• Appropriating the liberal pejorative is the punkest option. It is a linguistic reclamation (apparently!) that defies antithetical assignment — that is, avoids the pitfall of positioning as a member of your enemy’s enemy, who is also an enemy). By doing so, you become a reviled outsider’s reviled outsider. The two most highly respected, most mainstream tribes of “reviled outsiders” competing for the status of most aggrieved and oppressed group in America, Trumpism and SJWism, will reject you with equal disgust. It’s hardly surprising they react the same: from a liberal perspective the two tribes are more alike than different, and what unites them is an incapacity to see politics in non-Identitarian terms. Both feel vastly superior to the strawman liberalism of their stunted imaginations and like to attribute their own confusions about liberalism to liberalism itself, seeing liberalism as a confused and unconscious agent of its antithesis. (Thus, “All politics is identity politics; you just can’t see it, silly liberal.”) Calling yourself liberal ensured wins you the honor of double-rejection, with nowhere to go. Punk.
  • Liberalism is ripe for rediscovery and rearticulation. Liberalism luxuriated in hegemonic complacency throughout the second half of the 20th Century, and like all hegemonic successes became boring. Requiring no help, it stopped attracting intellectual help, and got neglected, dusty and stale. But under the grime is fallow soil and untapped reservoirs of inspiration.


I have been wanting to present my view of liberalism in terms that have inspired me. The following is a hasty first draft. I’m publishing it for the sake of getting it out there. Expect revisions, because this is an obsession:

  • Liberalism exists to maximize individual freedom.
  • Liberalism strives for human identity, specifically on the right to individuality shared by all members of this universal identity group. This striving is never perfected and is subject to gross delusions and missteps, but the ideal stands.
  • Liberalism frames political problems in terms of the ideal of maximizing the freedom of all individuals. Liberalism, left-leaning, right-leaning or centrist can be recognized through it use of liberal framing of political problems and solutions.
  • One important and often overlooked form of freedom is freedom of judgment. Freedom of judgment means judgments can, will and ought to differ, even on core questions of freedom and infringement of freedom.
  • These differences in judgment produce radically different practical worldviews (aka lifeworlds). These worldviews can produce radically different visions of life. They are the stuff of religious conversion. Those who have been “born again”, or “woke”, or “red-pilled” or “enlightened” only one time should attempt a second conversion in order to grasp what is meant by pluralism, which is a central deep fact of liberalism.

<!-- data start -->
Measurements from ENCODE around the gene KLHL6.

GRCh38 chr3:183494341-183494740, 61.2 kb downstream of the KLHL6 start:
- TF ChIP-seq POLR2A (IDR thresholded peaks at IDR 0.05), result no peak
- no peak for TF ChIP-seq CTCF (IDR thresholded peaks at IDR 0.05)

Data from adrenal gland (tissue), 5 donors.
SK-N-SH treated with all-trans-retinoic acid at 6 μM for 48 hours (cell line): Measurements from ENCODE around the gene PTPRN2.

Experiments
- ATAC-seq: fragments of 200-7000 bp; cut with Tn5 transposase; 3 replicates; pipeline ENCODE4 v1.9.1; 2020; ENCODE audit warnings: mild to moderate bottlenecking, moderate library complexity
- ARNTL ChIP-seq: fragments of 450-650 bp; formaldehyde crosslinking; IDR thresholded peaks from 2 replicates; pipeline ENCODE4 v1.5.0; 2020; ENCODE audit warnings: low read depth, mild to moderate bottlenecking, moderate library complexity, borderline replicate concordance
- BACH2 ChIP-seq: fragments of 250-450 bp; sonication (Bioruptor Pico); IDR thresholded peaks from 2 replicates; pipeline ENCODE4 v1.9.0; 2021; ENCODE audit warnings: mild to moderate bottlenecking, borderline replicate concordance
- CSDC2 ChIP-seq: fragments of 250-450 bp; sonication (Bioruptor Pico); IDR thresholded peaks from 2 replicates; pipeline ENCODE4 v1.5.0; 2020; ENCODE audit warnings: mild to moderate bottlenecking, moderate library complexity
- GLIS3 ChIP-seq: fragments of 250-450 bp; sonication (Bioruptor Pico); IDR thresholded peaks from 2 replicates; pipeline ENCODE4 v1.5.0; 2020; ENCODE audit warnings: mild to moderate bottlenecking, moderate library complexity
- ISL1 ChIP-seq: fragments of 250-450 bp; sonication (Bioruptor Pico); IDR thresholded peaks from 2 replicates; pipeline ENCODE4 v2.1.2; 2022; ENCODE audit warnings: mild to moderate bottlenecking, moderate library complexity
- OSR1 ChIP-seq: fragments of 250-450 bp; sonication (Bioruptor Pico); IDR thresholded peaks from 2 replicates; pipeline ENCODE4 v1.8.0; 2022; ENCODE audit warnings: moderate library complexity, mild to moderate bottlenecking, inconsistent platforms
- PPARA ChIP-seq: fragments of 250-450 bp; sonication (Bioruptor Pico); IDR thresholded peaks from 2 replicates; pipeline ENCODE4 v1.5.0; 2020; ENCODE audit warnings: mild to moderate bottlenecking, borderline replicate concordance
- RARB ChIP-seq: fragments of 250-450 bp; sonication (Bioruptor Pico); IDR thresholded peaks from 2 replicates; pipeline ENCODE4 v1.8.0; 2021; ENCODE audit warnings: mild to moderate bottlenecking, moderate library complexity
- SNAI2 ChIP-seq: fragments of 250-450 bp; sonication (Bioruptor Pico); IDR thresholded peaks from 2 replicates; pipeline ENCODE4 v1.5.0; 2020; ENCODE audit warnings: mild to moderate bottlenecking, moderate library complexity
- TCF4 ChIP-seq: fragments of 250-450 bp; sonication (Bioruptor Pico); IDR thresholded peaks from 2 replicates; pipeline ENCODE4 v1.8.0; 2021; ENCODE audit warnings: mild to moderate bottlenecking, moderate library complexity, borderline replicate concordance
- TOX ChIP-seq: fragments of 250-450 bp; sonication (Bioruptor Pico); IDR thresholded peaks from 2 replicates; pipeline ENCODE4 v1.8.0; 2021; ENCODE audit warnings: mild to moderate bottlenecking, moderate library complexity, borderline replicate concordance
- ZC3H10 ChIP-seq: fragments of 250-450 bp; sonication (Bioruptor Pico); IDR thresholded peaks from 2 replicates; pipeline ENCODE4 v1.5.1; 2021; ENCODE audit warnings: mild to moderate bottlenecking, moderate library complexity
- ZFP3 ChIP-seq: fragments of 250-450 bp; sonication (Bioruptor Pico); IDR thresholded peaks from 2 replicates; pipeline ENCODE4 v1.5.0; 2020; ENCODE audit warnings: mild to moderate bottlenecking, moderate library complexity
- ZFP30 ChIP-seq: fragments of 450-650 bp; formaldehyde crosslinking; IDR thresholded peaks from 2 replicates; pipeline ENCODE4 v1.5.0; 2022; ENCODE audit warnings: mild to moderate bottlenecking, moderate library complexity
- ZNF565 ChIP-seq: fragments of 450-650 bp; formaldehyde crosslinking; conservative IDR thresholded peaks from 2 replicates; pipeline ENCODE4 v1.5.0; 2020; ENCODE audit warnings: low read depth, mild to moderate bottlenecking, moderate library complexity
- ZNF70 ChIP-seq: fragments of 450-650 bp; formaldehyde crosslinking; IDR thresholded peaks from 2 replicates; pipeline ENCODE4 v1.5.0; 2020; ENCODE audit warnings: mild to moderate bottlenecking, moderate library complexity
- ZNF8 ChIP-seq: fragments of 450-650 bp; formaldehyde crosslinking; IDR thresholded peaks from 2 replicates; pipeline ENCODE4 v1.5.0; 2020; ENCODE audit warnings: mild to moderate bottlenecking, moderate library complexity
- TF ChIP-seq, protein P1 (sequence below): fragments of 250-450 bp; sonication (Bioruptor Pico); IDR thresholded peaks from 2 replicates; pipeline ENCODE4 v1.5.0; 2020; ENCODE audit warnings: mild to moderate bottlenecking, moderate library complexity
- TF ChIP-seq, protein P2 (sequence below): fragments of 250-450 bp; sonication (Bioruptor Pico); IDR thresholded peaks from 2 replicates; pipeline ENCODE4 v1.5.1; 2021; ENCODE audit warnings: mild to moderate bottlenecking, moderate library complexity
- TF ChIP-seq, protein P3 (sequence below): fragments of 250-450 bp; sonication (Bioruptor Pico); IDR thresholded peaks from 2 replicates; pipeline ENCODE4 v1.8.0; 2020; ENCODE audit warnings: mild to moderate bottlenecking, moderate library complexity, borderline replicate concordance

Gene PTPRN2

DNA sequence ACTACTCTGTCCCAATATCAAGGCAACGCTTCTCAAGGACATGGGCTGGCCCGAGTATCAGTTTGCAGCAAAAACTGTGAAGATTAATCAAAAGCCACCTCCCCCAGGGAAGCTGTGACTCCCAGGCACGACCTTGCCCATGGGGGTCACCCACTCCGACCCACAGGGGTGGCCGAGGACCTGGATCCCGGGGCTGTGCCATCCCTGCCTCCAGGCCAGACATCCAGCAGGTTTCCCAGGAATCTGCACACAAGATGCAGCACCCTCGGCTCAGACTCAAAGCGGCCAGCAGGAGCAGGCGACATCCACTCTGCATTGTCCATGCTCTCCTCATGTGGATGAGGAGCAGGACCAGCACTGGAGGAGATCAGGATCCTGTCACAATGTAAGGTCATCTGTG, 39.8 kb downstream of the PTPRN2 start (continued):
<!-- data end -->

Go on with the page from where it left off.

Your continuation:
• When freedom of judgment leads even to different judgments pertaining to the limits of individual freedom (for the sake of individual freedom) there are no means for settling differences before they are hammered out with actual trial. Conflict is necessary for liberalism, and the principled embracing of this fact is agonism.
  • Individual freedom of judgment necessitates democracy. Democracy is grossly imperfect but it is the best available means for achieving practical equality and symmetry of judgment. Nobody’s judgment can be privileged over another’s however much that judgment judges itself correct and proves its correctness by criteria and methods it judges sound.
  • Freedom of judgment entails objective pluralism. People sometimes bat around the term pluralism, to mean diversity of feelings or opinions about objective truth, but this misses the point. Objectivity is a hard-won accomplishment — not a starting point, and certainly not a firm foundation, regardless of what fundamentalists of religion or science tell you.
  • Because democracy is imperfect and because factions can form, consolidate power and use nondemocratic means — bullying, terror, commercial coercion, even legislation — all for righteous and necessary causes (national defense or civil right emergencies calling for emergency measures, because EMERGENCY!) — it is crucially important to allow individuals to form creative alliances to oppose what they view as oppressive forces.
  • To feel entitled to assign individuals to groups, and to not only see them primarily in terms of their group membership, or to treat them as such, or to expect them to accept this identity assignment — but to require them to accept legal status as a group member whether they want it or not is a violation of liberal principle and indicates that some group has gained so much power that it no longer feels democratic obligation. Such groups — whether formally organized or organically united under common ideology — are ripe for being taken down a few notches until they regain humility and a sense of liberal mutuality.
  • The right to self-determination of one’s own alliances and group identities is an individual right, as is the right to reject the identity claims of others. Any practical imposition of categorization on another individual ought to be resisted.
  • And finally, in case any illiberals have made it this far and still mistake themselves for liberals, I will scare them off with this: liberals understand that the single most important liberal institution is the free market. Left-leaning liberals think the market must be regulated to some degree to preserve its liberal effect. Right-leaning liberals think the market is inherently liberal. But all liberals value the free market exclusively for how it supports liberalism.